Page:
In terms of revenue accumulation, the viability of sport as an advertising vehicle was clear by the mid-1960s, and the member-owners of CTV were quick to realize its potential. Much of CBC's non-professional sports programming, on the other hand, was produced and scheduled for weekend afternoon viewing, without commercial sponsorship. Instead, "public service" announcements promoting health and charitable causes such as the Red Cross, UNICEF, the United Way, cystic fibrosis, YMCAs, and industrial safety were carried. (See for example, CBC productions of Kaleidosport, 1968-69.) The CBC was formally limited in its commercial advertising during daytime programming, and provided public service announcements as an alternative, an action which did not contradict the network's service mandate. Left unanswered was whether corporate advertisers would ever be interested in non-professional sport, whose much lower public profile would conceivably hamper the creation and maintenance of audiences.

In fact, a lack of commercial sponsorship for televised non-professional sports events had two important effects. First, it supported the ideological illusion of the "amateur," where athletic motivation is supposedly derived from a love for competition or achievement, and the motivating drive for its televisual presentation is to showcase athletes striving to meet provincial, national or international standards. But a primary emphasis must be placed squarely on a highly pervasive ideology of political nationalism as well. The impact of the CBC and state-supported sport in solidifying the place of national unity and international prestige on the political agenda cannot be overstated. This was evident during the CBC's 1969 Canada Games broadcast from Halifax, a telecast replete with references to regional/provincial participation and the Canadian nation-state as "strong and unified" (CBC Broadcast, Canada Games, August 22, 1969). Clearly, CBC broadcasts of Canadian amateur events corresponded with its mandate to promote "national unity" (see also the Broadcasting Act of 1968). An absence of commercial sponsorship thus differentiated the non-professional sphere of sport from the professional sphere, by reproducing the respective meanings of each: relying on its classic definition and practice, amateur sport would not be tied to commercial interests, while pro sport was a sui generis commercial enterprise. A Molson advertisment during a CFL game followed the logical pattern of commodified sport, but such commodification would contradict the code of amateurism itself.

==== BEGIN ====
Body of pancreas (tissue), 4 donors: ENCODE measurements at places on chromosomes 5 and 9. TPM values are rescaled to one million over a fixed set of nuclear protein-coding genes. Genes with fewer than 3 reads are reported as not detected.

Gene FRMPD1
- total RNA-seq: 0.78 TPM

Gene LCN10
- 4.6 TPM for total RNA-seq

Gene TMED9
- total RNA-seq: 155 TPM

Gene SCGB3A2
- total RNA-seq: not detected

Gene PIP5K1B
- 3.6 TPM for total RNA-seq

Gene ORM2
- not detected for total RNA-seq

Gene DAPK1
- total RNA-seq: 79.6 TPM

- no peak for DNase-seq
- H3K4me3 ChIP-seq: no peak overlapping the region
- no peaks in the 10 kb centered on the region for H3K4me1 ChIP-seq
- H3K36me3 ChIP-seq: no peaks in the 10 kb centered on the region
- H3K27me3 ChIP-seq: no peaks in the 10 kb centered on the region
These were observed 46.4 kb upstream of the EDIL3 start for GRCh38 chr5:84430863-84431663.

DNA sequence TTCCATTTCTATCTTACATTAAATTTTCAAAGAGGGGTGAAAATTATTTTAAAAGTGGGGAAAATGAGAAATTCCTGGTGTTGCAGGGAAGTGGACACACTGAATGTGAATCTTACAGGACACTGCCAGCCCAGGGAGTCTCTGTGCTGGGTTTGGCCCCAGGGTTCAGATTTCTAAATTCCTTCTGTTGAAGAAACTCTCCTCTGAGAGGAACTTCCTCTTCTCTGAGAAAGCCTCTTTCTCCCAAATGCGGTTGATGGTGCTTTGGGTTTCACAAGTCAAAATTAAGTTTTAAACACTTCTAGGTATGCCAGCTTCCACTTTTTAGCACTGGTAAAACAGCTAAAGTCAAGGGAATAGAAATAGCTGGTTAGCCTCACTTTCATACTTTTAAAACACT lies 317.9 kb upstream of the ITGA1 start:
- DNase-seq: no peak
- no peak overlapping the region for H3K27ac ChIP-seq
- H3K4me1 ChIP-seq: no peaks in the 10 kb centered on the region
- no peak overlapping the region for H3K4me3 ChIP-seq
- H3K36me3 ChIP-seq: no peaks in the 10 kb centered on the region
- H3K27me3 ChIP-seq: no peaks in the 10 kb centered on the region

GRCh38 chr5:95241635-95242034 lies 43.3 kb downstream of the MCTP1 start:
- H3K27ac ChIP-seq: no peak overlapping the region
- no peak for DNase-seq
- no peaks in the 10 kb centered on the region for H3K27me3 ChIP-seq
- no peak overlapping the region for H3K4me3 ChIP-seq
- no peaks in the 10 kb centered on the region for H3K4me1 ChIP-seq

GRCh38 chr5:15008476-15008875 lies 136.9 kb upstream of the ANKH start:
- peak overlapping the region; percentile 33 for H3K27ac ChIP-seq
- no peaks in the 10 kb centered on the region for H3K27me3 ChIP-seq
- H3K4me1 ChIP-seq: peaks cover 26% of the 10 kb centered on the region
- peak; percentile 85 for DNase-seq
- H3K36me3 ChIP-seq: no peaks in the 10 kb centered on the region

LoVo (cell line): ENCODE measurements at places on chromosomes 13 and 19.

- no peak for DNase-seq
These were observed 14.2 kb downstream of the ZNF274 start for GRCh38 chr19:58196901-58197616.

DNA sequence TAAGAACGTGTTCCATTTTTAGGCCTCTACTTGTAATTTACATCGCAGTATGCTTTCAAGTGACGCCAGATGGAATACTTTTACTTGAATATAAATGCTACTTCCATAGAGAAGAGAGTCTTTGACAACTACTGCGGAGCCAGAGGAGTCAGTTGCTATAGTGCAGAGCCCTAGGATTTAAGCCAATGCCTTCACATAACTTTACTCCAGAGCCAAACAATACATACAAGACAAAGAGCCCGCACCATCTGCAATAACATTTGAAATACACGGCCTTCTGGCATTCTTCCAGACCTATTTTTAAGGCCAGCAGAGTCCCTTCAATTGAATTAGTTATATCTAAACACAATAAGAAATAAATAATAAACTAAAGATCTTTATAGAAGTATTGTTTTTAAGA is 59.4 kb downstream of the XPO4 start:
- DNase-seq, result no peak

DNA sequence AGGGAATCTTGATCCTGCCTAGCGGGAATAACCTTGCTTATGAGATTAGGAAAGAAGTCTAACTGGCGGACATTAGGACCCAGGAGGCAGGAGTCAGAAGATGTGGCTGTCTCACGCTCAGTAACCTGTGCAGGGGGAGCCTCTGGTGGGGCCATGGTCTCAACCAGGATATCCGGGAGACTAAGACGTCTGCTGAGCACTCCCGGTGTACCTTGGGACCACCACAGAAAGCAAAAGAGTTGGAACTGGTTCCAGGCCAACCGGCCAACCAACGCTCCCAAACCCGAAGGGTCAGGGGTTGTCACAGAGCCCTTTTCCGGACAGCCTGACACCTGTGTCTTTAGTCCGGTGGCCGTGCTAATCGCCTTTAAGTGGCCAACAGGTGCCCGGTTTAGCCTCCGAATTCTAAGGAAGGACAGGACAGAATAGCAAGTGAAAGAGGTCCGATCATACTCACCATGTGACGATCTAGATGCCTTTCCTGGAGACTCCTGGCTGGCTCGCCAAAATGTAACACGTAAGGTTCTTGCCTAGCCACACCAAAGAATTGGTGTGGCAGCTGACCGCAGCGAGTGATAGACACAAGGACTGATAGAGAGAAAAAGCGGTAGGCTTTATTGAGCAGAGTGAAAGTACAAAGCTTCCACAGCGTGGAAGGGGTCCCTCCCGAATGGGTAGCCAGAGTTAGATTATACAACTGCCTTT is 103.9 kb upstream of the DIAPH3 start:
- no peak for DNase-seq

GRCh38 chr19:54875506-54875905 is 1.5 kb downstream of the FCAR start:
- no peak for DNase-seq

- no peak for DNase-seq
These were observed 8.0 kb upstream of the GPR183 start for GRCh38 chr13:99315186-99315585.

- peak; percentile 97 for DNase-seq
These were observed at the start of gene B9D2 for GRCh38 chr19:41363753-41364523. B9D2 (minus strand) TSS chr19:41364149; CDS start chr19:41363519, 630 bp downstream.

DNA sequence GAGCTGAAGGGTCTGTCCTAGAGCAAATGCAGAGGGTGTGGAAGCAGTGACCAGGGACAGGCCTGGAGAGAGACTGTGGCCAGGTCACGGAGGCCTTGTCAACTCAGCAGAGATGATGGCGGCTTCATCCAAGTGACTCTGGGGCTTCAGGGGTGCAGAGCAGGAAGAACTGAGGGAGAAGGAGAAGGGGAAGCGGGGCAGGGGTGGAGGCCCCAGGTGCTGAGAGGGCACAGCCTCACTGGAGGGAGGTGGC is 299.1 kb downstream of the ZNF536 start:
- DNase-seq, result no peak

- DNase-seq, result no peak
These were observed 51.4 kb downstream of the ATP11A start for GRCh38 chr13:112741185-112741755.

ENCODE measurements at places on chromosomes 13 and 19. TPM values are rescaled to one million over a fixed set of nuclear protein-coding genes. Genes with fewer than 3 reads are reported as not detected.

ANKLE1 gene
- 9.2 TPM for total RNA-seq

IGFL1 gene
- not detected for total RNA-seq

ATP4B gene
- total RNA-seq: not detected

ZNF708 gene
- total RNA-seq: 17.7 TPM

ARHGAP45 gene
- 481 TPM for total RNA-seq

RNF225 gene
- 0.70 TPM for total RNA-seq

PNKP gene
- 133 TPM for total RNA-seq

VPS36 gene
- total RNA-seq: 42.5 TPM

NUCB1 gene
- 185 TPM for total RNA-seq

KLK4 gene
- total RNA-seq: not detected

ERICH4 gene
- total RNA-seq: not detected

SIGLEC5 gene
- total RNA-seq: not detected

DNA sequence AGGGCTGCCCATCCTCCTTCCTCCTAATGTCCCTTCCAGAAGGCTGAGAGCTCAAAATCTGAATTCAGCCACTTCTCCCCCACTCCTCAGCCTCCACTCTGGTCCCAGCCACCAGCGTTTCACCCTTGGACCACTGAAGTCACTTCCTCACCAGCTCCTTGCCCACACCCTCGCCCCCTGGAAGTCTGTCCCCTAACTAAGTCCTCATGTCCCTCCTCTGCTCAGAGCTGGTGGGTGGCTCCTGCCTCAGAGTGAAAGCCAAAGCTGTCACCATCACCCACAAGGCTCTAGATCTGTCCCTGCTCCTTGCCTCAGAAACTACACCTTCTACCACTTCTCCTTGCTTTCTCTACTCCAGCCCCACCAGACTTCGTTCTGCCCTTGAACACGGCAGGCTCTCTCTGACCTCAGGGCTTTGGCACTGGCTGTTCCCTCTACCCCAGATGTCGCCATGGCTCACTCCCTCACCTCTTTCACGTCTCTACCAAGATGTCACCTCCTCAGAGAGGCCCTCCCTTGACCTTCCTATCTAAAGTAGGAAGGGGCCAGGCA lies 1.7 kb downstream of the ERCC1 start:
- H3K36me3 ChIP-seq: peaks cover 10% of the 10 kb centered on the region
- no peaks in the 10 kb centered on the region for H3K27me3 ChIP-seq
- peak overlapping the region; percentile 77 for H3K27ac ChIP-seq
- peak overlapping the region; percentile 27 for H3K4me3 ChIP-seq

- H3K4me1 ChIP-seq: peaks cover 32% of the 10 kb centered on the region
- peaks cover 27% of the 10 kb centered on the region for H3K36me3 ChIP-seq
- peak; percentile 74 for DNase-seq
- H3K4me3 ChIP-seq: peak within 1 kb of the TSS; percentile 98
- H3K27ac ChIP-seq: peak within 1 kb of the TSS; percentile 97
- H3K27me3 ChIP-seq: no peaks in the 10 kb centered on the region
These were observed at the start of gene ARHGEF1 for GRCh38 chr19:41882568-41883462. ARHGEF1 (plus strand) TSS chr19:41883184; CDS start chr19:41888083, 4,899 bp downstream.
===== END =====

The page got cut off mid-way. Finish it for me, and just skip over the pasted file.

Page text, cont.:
The differing levels of sponsorship were also reflective of how the respective sport systems operated. While professional leagues and franchises benefited from the negotiation of a television rights contract with a particular network, amateur sport organizations had look elsewhere for funding as long as events were presented televisually without accompanying commercial support. Despite the heralded success of Nancy Greene in the 1968 Winter Olympics, and growing revelations of sponsorships available "under the table" to elite European athletes, private sponsorship was neither solicited nor voluntarily coming forth on a wide scale in support of Canadian athletics, at a time when competition was becoming more internationally widespread and related operational costs were rising steadily (Task Force Report on Sport 1969). Indeed, the Canadian federal state became the major benefactor of high performance athletics, spending approximately $3.1 million on sport in 1967-68, while publicly maintaining a goal of mass participation (Fitness and Amateur Sport, Annual Report 1967-68). In carrying the fiscal responsibility for the amateur sport system, the state was ideally positioned to ideologically identify sport as a national cause. The 1970 decision by officials at Fitness and Amateur Sport to develop and maintain a system of high performance athletics, and the 1971 decision by the International Olympic Committee to award the 1976 Summer Olympic Games to Montreal, further appropriated the broadcasting/sport relation beneath an expanding umbrella of political and corporate control.

Establishing Modern Sports Broadcasting: 1968-78

By the mid-1960s, the broadcasting industry was undergoing rapid technological change, from colour, cable, and satellite availability to slow-motion replays in production. As of 1965, the CBC's English network was available to 92% of the population, and CTV could reach 71% (Fowler Committee, Report, 1967, p. 53). A series of reports and debates resulted in the Broadcasting Act of 1968, which placed broadcasting and its development under the regulatory control of the Canadian Radio-Television Commission (CRTC), the BBG's successor.